From the desk of...
The CEO’s Secret Weapon
Recently, we conducted a survey to determine the awareness and adoption of the Office of the CEO. Behind every successful CEO, there is a back stage crew or support team. This team can take many forms and will change over time as the business grows.
When asked the question "who makes up this team" the typical response includes an Executive Assistant, Public Relations Representative and Human Resources Specialist. A successful CEO also needs a strong leadership team that is responsible for strategy, product, marketing, sales and customer success. These are all important roles to building a successful business but a critical role is usually omitted.
It is our assertion that a Chief of Staff and Business Operations leader can have a transformative impact on the success of a CEO and and their business. As with the Wizard of Oz, the Chief of Staff (BizOps Lead) behind the curtain will make the CEO more effective and always look good. A strong Office of the CEO manages the business so that the CEO can build the business. It is the CEO's secret weapon!
The OCEO Business Operations foundation is the byproduct of 100's of business reviews in front of a C-level audience. During these reviews, every plan and key performance indicator of the business was reviewed, discussed and defended. The establishment of the OCEO system is difficult to create from scratch. We have the tools, templates, and experience to lead your organization through the process. The system can be applied to businesses of all sizes, industries and stages of growth. Engaging with the OCEO team is straightforward and can be implemented quickly and cost effectively.
The Office of the CEO (theOCEO.com) system builds the foundation of a business by establishing strategic and operational plans, core objectives, key performance indicators, and reporting tools that provide visibility and accountability.
A CEO carries a heavy load and it can be difficult to deal with the constant demand for their time and attention. Well meaning employees are clamoring for face time to present their initiatives. External events, speaking opportunities, sales calls and meetings with the Board of Directors can be overwhelming. An effective Office of the CEO provides clarity and can bring order to chaos so the CEO can lead.
A Running the Business model is like a guardrail that helps keep the leadership team on track and working in an efficient manner. A successful RTB is not one meeting, but rather a series of meetings and operating mechanisms used to drive cross-functional alignment and operational execution. Components include strategic planning, interlock sessions, quarterly business reviews, quarterly product reviews and deal acceleration reviews.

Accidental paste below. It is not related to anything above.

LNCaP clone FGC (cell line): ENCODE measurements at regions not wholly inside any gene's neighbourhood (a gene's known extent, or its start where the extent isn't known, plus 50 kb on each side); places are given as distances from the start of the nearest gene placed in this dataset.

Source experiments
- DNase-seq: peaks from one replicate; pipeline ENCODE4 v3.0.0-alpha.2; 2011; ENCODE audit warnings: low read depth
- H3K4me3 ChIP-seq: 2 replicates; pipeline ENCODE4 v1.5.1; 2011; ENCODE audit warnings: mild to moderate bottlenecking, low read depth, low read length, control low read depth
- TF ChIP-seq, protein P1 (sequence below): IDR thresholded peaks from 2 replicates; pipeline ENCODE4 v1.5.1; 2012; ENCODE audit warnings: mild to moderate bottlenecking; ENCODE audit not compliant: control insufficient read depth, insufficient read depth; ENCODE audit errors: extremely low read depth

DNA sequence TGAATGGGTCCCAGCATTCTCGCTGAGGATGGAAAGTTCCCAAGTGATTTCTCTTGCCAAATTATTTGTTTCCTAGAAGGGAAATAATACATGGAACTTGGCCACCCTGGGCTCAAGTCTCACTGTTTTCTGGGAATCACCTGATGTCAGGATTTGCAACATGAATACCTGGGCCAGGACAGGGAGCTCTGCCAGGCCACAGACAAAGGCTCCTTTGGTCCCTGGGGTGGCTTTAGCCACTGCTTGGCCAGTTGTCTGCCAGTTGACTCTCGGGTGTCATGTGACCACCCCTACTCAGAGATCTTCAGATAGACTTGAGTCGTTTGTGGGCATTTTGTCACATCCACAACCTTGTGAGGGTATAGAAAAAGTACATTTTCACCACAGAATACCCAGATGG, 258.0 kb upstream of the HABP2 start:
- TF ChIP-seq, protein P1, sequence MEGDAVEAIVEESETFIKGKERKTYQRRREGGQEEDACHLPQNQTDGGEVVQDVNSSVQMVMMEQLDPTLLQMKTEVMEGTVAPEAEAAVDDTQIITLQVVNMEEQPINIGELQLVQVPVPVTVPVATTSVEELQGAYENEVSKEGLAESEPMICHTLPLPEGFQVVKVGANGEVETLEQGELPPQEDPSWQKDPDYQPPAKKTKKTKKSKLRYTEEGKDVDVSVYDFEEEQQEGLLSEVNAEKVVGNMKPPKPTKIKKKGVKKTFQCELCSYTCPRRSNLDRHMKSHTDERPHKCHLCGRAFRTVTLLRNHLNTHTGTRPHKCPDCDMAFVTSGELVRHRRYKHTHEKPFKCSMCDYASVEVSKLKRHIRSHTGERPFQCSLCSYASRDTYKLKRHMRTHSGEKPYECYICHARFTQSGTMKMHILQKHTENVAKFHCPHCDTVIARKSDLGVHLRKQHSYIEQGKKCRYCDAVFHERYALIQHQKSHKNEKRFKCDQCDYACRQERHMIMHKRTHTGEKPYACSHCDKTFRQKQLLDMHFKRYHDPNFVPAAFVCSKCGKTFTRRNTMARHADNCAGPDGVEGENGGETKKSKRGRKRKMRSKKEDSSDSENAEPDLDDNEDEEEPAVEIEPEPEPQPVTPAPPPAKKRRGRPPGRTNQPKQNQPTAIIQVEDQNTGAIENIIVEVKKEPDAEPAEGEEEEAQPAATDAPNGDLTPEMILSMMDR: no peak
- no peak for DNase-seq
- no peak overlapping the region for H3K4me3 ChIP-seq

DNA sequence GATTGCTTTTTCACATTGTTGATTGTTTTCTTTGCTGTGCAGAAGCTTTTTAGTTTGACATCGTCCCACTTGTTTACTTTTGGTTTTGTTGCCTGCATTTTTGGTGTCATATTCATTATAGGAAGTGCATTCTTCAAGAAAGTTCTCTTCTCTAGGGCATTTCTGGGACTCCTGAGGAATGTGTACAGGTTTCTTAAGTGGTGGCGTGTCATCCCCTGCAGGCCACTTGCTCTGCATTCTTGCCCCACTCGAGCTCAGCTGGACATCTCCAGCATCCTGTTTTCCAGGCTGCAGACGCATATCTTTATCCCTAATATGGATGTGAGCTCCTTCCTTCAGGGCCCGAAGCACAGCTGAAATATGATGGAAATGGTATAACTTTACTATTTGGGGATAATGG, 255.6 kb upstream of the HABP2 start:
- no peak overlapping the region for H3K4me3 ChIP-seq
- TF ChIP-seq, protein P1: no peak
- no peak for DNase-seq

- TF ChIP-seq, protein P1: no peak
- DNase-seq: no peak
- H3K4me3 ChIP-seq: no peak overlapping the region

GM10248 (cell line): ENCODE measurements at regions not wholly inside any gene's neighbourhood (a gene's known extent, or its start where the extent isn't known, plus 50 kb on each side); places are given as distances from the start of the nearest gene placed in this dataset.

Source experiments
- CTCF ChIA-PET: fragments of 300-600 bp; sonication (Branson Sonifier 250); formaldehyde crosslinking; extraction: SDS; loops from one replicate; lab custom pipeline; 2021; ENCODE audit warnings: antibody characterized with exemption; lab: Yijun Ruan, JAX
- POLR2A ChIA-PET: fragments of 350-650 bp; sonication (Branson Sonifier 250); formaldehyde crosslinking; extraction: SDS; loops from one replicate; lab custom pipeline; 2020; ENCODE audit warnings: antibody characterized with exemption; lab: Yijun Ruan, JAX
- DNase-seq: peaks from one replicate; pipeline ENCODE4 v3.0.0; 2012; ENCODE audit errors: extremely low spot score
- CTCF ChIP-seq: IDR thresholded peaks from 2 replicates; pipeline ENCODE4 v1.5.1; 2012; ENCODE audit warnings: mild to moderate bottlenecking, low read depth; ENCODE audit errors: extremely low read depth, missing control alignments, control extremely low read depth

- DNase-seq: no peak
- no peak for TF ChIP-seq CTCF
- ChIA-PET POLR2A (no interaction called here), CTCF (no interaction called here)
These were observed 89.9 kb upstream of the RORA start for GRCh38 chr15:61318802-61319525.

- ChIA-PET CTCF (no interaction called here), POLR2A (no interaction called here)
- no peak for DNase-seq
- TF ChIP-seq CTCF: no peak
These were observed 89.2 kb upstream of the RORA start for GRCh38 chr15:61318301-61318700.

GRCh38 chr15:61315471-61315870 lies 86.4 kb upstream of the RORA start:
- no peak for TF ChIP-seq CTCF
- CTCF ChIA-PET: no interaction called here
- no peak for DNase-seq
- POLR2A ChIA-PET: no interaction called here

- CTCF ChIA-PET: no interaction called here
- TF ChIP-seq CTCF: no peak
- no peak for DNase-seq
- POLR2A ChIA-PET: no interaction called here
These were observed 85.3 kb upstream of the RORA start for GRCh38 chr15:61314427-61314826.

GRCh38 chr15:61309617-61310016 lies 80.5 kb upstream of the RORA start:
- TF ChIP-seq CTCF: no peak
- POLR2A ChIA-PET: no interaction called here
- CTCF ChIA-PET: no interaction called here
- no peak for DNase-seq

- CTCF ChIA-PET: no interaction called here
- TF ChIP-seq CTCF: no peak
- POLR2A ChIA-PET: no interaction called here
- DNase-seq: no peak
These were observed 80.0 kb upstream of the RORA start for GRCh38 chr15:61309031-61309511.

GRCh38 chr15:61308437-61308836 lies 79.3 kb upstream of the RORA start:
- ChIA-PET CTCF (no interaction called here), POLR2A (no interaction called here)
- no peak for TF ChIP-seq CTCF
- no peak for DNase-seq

A staff meeting that pulls key leaders away from their primary roles is costly and needs to be productive. A well run staff meeting with a planned agenda and well prepared presenters can transform a series of random discussions into an ultra productive process. A system that captures action items and critical assignments drives accountability and execution.
A strategic plan is a 3 year view of the business that consists of an analysis of the competitive landscape, financial targets, growth drivers, invest and dis-invest priorities, dependencies and organizational structure. The leadership team builds the plan during an off-site meeting where distractions can be eliminated.
An operational plan is a 1 year view of the business that consists of cross departmental interlock sessions (marketing to sign, implementation to value and customer success). top line priorities for go to market, product roadmap, high performance culture and operational budgets.
A plan of record is a framework that supports the operational plan and cascades down from senior leadership to the individual contributor. The plan of record is made up of objectives and key performance indicators that directly support the overall organizational plan.
Once the strategic and operational plans objectives and plans of record have been established, they must be communicated and posted in a visible fashion so that the entire team can monitor progress. Employees want to see the company succeed and will rally behind clear objectives. Employees also want to succeed themselves. We are all coin operated and need clear direction to meet and exceed expectations.
What is measured improves and what is measured and reported on improves faster. Vital components of the reporting infrastructure include executive dashboards that are a single source of truth, quarterly financial reviews, quarterly business reviews, board of director updates, reports to the financial analysts and an enterprise risk management process.
A quarterly business review is a comprehensive analysis of all aspects of the business. Components include a review of the operational plan, progress toward objectives, product roadmap, financial performance, marketing and pipeline execution, sales performance and customer success.
The execution of the process is as important as the content itself. Senior Leaders need to feel the burn that comes with reporting on their progress at the end of each quarter. A standard template should be used so that the review is comprehensive and consistent throughout the year. The review should take at least a full day to allow for sufficient time to evaluate the state of the business and identify areas of focus going forward. Thorough minutes need to be taken that include actions, owners and expected dates for resolution.